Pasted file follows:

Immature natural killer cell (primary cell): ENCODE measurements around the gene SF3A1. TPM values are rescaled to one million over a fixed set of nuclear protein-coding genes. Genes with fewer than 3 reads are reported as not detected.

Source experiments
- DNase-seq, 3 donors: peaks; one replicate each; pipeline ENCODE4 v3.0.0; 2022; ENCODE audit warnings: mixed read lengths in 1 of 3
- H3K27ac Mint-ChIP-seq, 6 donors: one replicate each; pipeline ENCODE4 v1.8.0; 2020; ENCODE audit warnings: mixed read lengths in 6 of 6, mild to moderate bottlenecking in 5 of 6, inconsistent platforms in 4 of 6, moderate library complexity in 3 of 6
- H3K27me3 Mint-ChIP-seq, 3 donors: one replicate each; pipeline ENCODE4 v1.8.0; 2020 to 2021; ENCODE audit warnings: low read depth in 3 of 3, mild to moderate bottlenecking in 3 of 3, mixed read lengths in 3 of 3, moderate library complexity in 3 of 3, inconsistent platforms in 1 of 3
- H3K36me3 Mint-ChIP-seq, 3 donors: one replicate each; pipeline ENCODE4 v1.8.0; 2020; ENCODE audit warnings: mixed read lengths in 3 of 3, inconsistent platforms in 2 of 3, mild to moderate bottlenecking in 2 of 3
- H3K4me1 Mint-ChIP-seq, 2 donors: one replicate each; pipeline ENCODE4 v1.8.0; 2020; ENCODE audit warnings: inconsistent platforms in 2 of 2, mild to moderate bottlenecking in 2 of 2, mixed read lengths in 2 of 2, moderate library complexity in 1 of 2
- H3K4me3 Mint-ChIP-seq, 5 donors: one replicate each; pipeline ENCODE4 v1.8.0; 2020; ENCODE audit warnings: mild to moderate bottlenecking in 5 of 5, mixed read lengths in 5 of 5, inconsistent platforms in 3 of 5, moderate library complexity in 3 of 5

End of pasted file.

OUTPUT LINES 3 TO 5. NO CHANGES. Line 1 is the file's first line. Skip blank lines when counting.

- DNase-seq, 3 donors: peaks; one replicate each; pipeline ENCODE4 v3.0.0; 2022; ENCODE audit warnings: mixed read lengths in 1 of 3
- H3K27ac Mint-ChIP-seq, 6 donors: one replicate each; pipeline ENCODE4 v1.8.0; 2020; ENCODE audit warnings: mixed read lengths in 6 of 6, mild to moderate bottlenecking in 5 of 6, inconsistent platforms in 4 of 6, moderate library complexity in 3 of 6
- H3K27me3 Mint-ChIP-seq, 3 donors: one replicate each; pipeline ENCODE4 v1.8.0; 2020 to 2021; ENCODE audit warnings: low read depth in 3 of 3, mild to moderate bottlenecking in 3 of 3, mixed read lengths in 3 of 3, moderate library complexity in 3 of 3, inconsistent platforms in 1 of 3